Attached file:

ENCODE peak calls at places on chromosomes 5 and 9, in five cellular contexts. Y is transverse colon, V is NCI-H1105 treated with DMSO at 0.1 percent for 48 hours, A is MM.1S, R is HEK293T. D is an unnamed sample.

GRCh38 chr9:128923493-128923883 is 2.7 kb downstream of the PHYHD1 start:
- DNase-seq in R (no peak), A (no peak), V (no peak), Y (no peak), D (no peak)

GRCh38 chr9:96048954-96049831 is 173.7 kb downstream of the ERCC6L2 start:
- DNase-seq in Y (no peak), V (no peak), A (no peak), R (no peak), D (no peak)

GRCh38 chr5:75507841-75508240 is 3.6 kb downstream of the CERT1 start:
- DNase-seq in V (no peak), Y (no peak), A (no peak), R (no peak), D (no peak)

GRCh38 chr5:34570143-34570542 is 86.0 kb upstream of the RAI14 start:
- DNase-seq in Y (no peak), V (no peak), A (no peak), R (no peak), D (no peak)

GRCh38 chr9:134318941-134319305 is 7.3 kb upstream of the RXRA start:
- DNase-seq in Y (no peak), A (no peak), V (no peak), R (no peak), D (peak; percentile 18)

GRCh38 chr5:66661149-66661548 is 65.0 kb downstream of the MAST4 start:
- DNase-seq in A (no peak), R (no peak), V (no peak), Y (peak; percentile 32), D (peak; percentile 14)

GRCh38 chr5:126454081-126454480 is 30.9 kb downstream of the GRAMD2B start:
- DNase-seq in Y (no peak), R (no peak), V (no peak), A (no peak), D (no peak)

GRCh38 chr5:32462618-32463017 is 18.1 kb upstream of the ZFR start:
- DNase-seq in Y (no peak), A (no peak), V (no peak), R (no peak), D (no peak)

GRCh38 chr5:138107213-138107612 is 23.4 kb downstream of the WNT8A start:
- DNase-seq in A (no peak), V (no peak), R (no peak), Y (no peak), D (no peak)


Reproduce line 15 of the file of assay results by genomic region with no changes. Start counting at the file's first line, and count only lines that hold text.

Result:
- DNase-seq in Y (no peak), R (no peak), V (no peak), A (no peak), D (no peak)